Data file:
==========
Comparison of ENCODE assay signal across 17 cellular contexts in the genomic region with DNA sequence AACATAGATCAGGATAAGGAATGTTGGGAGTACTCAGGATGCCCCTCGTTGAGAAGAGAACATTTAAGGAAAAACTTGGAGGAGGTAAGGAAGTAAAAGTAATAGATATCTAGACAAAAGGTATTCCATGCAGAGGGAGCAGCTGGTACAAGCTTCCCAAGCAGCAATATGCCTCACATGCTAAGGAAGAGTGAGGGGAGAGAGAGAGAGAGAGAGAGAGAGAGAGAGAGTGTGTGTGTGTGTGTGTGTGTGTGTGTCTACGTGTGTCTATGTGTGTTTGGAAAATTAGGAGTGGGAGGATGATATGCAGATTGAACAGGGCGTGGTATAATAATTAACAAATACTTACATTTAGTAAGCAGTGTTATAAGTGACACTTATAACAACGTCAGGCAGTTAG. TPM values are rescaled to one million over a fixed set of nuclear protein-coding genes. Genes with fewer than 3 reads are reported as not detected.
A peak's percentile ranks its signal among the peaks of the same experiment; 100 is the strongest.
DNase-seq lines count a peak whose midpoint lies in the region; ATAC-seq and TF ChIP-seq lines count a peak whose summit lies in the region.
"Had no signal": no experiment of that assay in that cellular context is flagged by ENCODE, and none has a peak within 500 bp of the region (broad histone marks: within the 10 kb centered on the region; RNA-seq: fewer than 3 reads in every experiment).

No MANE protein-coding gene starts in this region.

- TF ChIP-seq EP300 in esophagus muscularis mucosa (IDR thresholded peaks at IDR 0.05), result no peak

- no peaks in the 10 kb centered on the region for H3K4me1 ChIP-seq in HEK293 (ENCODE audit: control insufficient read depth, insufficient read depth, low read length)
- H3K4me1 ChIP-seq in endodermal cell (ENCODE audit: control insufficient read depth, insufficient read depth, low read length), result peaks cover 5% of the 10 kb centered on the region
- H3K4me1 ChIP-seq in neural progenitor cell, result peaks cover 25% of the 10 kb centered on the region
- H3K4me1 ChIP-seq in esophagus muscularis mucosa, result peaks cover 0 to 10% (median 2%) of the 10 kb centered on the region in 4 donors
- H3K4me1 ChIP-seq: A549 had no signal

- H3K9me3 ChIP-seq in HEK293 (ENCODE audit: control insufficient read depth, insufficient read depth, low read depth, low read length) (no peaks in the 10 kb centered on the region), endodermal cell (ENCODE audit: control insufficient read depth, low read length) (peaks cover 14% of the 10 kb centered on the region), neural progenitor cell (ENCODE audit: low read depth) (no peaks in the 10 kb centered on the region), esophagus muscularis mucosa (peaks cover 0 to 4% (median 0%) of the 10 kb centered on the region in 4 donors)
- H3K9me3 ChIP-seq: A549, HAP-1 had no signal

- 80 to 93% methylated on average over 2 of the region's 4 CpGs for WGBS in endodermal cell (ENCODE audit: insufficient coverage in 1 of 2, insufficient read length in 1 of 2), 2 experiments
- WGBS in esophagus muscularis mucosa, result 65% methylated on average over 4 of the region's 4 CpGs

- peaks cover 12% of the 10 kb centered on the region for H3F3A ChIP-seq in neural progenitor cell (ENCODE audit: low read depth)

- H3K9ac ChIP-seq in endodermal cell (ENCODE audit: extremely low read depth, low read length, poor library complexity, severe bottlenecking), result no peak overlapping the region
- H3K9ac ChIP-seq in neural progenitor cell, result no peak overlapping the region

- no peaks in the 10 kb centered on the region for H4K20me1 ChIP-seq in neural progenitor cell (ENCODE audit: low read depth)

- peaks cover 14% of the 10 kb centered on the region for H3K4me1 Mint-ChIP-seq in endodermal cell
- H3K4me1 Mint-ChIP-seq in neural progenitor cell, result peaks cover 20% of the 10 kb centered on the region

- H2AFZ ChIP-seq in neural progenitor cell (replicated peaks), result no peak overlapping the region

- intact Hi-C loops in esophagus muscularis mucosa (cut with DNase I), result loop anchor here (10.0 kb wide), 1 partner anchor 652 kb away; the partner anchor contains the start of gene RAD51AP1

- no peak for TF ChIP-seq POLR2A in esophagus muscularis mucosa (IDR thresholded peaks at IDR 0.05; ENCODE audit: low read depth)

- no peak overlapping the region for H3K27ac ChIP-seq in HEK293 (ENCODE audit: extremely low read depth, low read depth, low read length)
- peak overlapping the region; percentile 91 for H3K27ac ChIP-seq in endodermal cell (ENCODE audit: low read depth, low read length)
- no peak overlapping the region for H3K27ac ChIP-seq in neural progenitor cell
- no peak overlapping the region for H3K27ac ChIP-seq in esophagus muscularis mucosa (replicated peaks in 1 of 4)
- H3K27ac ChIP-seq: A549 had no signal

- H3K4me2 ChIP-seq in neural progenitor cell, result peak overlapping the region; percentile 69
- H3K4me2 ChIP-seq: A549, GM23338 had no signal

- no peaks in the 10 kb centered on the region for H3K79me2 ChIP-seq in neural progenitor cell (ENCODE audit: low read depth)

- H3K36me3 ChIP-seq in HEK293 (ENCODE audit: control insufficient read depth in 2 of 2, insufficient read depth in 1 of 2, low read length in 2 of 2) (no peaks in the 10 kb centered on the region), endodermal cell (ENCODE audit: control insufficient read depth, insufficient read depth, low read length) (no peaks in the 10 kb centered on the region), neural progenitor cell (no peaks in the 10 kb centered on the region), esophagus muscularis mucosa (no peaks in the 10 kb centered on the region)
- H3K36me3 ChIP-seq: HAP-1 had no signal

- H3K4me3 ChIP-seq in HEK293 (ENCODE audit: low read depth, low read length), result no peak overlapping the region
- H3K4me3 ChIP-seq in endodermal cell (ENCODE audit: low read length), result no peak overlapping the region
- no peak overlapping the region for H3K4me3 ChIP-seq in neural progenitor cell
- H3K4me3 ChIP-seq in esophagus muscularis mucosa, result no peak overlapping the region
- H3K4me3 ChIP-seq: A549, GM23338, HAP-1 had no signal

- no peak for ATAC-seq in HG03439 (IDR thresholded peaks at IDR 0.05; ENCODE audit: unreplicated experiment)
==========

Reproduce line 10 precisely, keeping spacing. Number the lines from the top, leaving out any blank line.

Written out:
- H3K4me1 ChIP-seq in esophagus muscularis mucosa, result peaks cover 0 to 10% (median 2%) of the 10 kb centered on the region in 4 donors